There is not single type of planning that 100% of the population would consider effective for them, but certain principles, habits and – note – tools are universal, and after a while using them will become second nature.
No matter what you are planning, first take a look at your project as a whole, as if you were trying to grasp the entire view of the landscape with a bird’s eye. Note down the basic assumptions, tasks and, most importantly, goals. When planning a week or a day, write down everything you need to do in that time – from an important meeting with a customer, through writing an article to making a vegan cheesecake.
Now that everything you have on your mind has been written down, start organizing tasks. It’s important that each group includes tasks that are somehow connected, regarding the same subject or ones that can be done at the same time. This way you’ll avoid going back to the starting point and teeth grinding after you discover you might have done something, but you didn’t because you forgot.
Such logical tasks allocation will help you control millions of unsettled thoughts to let you gain peace of mind. All that’s left is to strike off the tasks on the list one by one and… to plan new groups;)
If there are tasks on your list (and surely there are) which require much focus or which cause anxiety, try to plan them for a moment when you are most creative and well-rested – it will be much easier. If you choose morning hours, you can get them off your chest early on and then proceed with less frustrating matters.
Complex tasks – such as developing a comprehensive offer for a customer or writing a long article with quotes from other sources – it’s good to divide them into smaller stages. Even a few-day stages, if there is enough time. Before starting a new stage, take a look at what you did the day before and make corrections. This division increases your efficiency and will not let you overtax yourself, as you would completing the task at one go.
If you tend to start several things simultaneously, you can mark your priority tasks that require much focus with a red exclamation mark to remind you, that anything less serious than an earthquake should not distract you from them.
Do not plan rigid deadlines, allow for at least short time brackets. It is probable something unexpected will come up, so it’s better to save yourself additional stress. You can use the method of planning 60% of your time (e.g. during the day) and leaving the remaining 40% for the possibility something takes longer, there are unexpected difficulties, you need to go to an additional meeting or make an additional phone call, or any other external obstacles. Naturally, the proportions may be different, e.g. 70 to 30% or 80 to 20%, depending on how complex your task is. Give yourself a sense of safety.
Most of us surely know that feeling of anxiety when we forget to take the phone with us. We picture the whole world calling us, and we think something most important in our life is fleeing. But in most cases it turns out in the end, that nobody wanted anything, or somebody did call, but the fate of the world did not depend on it. Whenever you really need to focus, like when you’re planning something important, give yourself a little bit of luxury and tune out for an hour. The world will survive. You will save your time and complete the task faster and more productively if no one bothers you on Facebook, via email or calling you about the Saturday excursion outside the city. It may be difficult in the beginning – the habit of checking all the time if anything came may be stronger than you, but with time you will acquire the valuable skill of isolating.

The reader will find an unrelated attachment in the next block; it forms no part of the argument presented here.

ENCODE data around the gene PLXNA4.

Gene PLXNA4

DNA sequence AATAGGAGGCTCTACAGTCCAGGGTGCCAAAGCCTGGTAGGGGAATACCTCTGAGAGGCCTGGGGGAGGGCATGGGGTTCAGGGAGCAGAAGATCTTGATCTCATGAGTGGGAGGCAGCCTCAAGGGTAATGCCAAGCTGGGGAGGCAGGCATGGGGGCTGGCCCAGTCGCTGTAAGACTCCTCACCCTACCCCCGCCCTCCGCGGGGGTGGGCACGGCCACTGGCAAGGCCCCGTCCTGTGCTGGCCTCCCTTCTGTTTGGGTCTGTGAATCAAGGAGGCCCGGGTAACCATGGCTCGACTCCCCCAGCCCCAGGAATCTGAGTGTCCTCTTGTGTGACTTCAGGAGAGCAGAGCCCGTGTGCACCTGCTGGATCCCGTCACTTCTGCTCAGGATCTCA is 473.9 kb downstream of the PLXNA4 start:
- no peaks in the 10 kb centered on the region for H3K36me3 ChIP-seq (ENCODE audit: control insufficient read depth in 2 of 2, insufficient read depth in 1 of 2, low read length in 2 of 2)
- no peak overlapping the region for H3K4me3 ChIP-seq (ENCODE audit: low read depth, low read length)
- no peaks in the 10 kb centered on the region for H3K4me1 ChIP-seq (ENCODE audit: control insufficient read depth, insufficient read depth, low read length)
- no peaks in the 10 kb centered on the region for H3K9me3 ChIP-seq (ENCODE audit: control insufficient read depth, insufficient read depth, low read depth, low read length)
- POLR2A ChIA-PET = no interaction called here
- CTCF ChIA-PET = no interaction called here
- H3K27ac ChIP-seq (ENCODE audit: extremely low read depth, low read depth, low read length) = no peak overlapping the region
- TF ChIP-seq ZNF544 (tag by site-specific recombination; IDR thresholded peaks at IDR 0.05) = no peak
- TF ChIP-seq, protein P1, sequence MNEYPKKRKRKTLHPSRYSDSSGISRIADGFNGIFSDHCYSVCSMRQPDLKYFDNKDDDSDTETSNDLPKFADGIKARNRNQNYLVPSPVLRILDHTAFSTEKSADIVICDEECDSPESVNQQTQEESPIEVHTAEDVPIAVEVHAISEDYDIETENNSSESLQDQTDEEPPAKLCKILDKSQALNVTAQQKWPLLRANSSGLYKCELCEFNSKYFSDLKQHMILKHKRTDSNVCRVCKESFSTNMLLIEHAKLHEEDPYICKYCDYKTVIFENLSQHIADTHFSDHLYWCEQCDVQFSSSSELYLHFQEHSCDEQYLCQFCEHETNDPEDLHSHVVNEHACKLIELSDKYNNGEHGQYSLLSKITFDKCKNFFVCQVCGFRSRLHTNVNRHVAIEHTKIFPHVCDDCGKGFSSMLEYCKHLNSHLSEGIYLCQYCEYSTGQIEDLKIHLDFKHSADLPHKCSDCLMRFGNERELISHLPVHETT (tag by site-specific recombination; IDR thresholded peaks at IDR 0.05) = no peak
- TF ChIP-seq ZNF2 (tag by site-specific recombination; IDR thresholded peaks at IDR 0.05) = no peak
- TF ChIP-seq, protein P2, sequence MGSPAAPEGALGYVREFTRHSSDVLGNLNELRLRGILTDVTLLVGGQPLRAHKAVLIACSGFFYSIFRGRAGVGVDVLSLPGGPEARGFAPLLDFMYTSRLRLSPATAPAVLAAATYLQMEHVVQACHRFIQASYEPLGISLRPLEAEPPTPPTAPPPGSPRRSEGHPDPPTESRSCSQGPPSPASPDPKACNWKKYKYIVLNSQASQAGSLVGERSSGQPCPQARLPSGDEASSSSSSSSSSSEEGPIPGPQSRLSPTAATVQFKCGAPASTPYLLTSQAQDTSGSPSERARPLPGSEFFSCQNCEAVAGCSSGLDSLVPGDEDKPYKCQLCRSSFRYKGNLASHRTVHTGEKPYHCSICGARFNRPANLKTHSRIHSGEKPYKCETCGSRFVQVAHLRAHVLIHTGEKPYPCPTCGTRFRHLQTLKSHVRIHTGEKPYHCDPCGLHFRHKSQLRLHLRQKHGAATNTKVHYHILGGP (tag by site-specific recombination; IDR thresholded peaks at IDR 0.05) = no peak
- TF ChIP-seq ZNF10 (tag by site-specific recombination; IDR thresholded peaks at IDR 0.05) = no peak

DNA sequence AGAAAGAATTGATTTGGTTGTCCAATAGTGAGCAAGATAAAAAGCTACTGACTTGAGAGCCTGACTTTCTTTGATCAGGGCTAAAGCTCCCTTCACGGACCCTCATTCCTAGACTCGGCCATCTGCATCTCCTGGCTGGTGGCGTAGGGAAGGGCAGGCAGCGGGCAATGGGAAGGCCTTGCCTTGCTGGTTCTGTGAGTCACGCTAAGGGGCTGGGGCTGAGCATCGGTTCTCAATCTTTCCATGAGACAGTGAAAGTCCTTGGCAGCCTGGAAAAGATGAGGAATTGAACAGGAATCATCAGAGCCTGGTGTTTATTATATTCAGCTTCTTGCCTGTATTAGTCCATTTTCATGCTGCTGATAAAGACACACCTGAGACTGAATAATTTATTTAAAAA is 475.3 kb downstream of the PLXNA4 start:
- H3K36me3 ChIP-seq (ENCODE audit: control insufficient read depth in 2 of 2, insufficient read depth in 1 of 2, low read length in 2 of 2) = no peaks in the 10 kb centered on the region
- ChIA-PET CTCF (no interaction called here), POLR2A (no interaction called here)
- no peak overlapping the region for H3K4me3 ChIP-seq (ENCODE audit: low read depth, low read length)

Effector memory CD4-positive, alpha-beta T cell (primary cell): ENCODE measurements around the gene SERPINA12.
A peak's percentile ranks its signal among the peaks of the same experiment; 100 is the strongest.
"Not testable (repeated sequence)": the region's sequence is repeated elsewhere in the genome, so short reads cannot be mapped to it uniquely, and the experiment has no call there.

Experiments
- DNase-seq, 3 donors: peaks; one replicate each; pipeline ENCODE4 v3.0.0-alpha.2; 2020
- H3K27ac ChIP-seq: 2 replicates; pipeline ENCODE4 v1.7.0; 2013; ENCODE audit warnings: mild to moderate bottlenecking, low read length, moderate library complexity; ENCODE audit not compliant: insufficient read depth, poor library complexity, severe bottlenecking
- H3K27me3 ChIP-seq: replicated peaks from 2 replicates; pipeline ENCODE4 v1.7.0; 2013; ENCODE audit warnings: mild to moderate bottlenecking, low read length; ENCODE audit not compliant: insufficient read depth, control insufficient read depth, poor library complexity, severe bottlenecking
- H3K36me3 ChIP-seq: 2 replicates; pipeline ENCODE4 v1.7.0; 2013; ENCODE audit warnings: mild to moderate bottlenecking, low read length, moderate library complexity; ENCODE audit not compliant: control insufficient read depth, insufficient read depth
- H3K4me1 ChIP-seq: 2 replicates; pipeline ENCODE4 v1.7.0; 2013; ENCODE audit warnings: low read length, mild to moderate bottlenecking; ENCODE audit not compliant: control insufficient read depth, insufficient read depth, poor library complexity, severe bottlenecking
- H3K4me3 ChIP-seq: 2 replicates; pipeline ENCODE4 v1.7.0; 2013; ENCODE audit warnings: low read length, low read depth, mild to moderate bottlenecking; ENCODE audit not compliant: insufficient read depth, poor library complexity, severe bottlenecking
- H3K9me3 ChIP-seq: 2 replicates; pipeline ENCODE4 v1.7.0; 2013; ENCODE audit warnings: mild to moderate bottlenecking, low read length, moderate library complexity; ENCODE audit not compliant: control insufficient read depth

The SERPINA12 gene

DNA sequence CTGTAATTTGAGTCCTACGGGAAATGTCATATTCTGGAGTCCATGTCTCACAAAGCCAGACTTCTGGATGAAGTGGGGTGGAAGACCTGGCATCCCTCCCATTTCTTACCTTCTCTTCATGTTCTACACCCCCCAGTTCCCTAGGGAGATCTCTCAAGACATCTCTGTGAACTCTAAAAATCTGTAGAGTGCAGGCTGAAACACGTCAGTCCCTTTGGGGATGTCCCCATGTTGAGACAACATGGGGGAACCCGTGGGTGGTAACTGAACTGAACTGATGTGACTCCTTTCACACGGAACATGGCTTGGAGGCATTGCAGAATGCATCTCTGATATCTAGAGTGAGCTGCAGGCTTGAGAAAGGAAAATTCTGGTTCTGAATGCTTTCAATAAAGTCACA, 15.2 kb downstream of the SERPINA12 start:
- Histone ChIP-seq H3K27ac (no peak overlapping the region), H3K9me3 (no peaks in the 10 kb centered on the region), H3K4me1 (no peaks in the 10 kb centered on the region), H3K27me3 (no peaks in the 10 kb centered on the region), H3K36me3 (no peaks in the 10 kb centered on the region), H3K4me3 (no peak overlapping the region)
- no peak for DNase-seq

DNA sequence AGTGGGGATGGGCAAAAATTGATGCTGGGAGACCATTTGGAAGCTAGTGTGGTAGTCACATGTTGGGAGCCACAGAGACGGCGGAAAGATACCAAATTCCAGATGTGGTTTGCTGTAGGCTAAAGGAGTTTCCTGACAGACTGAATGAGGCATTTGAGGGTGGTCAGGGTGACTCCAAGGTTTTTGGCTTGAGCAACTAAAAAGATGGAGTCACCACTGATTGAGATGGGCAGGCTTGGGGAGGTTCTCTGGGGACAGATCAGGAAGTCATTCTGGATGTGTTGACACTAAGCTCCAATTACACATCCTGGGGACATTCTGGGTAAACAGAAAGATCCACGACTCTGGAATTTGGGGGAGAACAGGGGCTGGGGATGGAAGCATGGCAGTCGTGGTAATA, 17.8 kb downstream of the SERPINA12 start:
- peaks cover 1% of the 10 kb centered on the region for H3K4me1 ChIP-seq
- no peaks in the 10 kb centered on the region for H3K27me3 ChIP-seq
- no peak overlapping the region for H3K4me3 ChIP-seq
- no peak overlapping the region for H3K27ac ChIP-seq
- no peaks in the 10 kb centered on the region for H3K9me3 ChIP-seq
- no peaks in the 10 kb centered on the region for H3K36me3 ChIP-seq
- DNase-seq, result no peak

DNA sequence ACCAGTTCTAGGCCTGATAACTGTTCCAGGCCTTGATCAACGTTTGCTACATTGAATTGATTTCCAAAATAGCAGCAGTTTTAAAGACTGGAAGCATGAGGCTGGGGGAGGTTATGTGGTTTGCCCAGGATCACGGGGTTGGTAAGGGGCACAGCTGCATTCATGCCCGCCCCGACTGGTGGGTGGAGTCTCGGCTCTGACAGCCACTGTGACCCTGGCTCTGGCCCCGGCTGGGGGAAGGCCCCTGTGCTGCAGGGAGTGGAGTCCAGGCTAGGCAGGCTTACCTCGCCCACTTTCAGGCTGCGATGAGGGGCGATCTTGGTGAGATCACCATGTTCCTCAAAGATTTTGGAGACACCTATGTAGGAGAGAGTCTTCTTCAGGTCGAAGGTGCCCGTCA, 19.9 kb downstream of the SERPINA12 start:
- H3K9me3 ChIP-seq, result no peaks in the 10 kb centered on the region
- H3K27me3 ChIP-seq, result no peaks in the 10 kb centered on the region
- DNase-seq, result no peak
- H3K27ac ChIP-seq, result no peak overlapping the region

Before you start planning a project, take a moment to think about the execution, are there any factors that could help? When I write an article I image the person who is going to read it, who that person is, what content and in what form he or she may be attracted by. I write down my first thoughts, make a list of things I need to do to get as much content as possible (reading a publication, talking to someone etc.) You can use sticky-notes or a notebook, but there is also a tool which will simplify matters for you, mainly…
Developed for people with plenty of things to do every day who want to get organized. The planner allows to look at a project in a wider aspect, define your audience, organize the chaos inside your head and to keep all important information and notes from meetings in one place. In other words, it helps to plan your work and pursue your goal, which is only a wish without a plan. These words byAntoine de Saint-Exupéry became one of the mission statements for our planner. We are happy to see it is appreciated by our customers, who are coming back for another issue when the first one is “complete”. We are excited that the planner is working so well, which is why we’re also using it on a daily basis☺
Let’s face it – planning is not an easy job. Especially in the beginning, when it is really difficult to estimate the time needed to execute a given task. But it is getting gradually easier, if you learn your own habits, see your strengths and weak sides, learn on your mistakes and polish the skill of planning. You will appreciate it the moment you start to notice you gain precious time that you can devote to your own pleasures, it’s worth it!
Kategorie: school of contentic